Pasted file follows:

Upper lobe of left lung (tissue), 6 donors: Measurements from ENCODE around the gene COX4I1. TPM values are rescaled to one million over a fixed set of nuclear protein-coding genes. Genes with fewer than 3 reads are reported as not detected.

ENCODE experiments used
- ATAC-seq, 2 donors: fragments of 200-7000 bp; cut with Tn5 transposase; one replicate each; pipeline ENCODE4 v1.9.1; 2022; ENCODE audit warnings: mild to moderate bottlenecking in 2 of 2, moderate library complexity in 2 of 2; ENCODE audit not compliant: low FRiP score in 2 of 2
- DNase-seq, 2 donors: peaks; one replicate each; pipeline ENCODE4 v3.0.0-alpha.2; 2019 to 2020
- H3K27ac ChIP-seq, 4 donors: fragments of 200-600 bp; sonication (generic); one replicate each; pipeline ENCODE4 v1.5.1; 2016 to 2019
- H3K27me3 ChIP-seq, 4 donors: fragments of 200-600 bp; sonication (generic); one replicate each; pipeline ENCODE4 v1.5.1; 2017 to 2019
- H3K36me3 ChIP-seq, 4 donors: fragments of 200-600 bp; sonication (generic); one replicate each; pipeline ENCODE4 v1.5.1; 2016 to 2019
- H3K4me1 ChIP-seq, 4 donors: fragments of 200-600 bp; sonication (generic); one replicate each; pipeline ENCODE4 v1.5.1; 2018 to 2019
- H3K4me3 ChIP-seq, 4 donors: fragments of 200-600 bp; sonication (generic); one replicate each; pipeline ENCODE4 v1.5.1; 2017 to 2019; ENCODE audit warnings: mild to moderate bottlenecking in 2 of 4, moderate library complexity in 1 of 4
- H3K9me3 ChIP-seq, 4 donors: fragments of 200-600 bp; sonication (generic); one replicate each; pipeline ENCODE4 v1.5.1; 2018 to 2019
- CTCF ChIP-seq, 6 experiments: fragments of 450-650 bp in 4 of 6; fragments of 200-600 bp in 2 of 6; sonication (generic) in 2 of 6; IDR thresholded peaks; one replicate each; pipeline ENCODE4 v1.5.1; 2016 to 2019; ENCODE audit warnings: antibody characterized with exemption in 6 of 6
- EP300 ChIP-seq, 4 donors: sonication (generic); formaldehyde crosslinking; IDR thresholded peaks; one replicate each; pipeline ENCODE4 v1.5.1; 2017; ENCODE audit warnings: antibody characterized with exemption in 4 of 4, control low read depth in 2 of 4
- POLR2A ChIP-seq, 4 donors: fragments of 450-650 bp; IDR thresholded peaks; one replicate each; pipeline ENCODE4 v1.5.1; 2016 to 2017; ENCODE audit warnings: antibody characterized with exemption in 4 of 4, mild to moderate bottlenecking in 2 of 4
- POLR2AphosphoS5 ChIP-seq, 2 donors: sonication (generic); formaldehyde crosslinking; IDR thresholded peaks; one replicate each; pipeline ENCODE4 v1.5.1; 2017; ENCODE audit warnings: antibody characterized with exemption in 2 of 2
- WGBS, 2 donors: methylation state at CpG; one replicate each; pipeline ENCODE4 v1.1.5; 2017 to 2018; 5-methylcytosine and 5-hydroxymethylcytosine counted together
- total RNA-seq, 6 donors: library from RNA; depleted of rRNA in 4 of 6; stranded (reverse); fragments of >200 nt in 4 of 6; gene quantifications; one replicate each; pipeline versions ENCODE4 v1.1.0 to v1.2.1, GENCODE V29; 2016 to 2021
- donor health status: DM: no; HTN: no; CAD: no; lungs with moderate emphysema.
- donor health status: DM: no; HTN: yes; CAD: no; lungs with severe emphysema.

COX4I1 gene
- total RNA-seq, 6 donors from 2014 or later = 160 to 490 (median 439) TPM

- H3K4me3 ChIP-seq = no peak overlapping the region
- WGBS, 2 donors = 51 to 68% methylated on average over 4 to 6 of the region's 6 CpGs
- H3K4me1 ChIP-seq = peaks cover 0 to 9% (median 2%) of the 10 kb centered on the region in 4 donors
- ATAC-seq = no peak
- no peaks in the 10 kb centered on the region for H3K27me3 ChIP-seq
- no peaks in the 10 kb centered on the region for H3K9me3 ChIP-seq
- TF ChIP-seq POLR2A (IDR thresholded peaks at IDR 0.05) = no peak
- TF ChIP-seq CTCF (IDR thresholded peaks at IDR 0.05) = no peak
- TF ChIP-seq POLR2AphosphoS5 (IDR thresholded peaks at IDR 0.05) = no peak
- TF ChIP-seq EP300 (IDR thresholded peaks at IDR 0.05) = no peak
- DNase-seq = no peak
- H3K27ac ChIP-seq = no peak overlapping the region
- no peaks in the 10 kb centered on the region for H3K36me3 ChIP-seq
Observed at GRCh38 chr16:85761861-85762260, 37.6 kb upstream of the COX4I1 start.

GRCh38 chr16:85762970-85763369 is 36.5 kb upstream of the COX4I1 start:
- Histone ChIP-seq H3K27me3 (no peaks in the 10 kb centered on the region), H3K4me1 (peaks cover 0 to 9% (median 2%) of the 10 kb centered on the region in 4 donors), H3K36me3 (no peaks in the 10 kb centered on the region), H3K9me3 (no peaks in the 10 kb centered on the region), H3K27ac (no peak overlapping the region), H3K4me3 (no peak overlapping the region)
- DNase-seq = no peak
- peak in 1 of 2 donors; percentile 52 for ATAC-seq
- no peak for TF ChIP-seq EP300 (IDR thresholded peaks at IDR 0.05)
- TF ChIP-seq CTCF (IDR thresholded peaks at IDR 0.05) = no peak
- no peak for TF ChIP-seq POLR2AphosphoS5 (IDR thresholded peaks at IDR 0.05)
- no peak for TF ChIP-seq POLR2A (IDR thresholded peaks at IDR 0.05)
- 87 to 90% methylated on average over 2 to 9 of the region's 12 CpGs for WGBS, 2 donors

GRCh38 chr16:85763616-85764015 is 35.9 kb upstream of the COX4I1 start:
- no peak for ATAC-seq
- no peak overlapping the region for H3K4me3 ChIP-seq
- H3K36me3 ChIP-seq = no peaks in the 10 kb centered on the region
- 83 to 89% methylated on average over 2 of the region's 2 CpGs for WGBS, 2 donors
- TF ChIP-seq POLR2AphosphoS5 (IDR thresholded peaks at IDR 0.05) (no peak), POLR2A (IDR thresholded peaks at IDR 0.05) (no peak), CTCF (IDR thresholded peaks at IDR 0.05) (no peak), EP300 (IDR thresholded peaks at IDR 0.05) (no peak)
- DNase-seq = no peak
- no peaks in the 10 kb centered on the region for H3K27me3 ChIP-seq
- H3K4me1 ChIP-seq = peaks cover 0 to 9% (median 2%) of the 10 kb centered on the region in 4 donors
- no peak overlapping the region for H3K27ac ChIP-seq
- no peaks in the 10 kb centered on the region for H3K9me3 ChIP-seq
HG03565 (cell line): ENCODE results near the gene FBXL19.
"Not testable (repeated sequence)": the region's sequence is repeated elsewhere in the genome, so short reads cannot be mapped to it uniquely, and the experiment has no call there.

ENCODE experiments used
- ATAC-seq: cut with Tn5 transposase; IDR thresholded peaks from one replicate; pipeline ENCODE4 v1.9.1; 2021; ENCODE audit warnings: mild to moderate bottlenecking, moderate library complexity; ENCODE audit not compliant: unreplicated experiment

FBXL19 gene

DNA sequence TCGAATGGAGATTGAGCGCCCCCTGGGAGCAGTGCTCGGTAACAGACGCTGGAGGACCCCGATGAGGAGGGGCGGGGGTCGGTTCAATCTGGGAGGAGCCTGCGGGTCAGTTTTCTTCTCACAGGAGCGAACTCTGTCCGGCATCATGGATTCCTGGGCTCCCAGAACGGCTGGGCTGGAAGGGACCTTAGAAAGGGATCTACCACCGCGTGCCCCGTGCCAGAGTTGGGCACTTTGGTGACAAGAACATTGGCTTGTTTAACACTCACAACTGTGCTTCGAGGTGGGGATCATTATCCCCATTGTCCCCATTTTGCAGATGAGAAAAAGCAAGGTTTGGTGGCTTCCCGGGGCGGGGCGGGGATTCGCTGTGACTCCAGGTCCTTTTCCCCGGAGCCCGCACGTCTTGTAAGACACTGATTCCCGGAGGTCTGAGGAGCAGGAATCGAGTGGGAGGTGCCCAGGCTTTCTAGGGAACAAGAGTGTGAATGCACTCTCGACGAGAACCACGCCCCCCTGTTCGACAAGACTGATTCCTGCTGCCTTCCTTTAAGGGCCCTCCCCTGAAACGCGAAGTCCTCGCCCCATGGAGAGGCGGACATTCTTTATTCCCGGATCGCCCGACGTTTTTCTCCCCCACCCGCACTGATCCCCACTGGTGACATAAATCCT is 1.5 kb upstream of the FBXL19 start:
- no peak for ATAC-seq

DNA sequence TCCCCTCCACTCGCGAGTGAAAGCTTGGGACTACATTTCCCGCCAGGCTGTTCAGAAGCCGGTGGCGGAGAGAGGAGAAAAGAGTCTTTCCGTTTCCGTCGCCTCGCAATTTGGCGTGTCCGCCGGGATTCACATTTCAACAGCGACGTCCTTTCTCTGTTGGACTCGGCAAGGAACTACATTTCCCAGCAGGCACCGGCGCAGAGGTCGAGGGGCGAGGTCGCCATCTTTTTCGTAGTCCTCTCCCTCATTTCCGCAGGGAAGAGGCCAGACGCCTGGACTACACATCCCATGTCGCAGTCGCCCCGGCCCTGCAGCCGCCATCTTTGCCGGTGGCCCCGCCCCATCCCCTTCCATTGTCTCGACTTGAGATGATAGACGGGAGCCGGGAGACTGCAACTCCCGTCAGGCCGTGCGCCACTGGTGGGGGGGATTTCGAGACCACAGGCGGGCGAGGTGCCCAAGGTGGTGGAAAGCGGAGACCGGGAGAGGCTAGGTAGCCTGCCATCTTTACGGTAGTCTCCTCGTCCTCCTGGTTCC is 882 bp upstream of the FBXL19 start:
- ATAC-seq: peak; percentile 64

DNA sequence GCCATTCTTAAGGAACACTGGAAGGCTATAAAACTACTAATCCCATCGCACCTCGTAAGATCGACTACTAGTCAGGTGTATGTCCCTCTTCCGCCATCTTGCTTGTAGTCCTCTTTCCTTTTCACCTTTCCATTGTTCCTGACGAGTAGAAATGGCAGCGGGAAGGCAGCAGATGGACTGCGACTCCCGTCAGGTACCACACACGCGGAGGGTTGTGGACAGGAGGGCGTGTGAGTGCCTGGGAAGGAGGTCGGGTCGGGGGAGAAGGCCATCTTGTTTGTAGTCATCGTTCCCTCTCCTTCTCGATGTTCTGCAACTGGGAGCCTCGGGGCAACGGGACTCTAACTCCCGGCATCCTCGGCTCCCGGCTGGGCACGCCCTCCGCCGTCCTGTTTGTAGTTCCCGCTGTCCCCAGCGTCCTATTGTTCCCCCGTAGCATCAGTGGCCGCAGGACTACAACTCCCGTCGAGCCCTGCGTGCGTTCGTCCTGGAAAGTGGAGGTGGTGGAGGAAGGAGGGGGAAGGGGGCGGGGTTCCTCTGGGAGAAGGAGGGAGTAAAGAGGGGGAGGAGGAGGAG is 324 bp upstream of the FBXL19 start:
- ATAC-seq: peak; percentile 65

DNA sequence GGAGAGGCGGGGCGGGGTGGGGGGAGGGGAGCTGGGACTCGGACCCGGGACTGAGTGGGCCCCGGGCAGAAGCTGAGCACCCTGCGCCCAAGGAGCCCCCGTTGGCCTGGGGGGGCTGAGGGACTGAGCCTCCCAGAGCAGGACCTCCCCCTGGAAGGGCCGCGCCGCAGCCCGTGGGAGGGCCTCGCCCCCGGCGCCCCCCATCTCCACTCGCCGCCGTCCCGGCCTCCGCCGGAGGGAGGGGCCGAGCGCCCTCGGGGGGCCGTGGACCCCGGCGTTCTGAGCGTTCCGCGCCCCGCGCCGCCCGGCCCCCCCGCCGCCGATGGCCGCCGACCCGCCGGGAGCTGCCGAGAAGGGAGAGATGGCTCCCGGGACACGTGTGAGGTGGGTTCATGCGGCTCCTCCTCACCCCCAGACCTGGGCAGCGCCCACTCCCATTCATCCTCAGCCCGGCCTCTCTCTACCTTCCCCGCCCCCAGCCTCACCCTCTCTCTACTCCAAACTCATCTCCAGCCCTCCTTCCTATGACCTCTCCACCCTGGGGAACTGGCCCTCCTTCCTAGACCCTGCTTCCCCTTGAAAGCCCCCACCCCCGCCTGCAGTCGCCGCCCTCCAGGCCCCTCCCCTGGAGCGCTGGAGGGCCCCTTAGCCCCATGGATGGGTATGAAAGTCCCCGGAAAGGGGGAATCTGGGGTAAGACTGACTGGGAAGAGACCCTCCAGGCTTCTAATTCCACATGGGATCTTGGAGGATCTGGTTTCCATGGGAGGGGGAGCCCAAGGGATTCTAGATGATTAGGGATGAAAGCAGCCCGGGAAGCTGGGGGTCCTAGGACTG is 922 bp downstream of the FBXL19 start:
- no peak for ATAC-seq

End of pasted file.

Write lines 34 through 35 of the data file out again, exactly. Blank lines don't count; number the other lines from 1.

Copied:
Observed at GRCh38 chr16:85761861-85762260, 37.6 kb upstream of the COX4I1 start.

GRCh38 chr16:85762970-85763369 is 36.5 kb upstream of the COX4I1 start: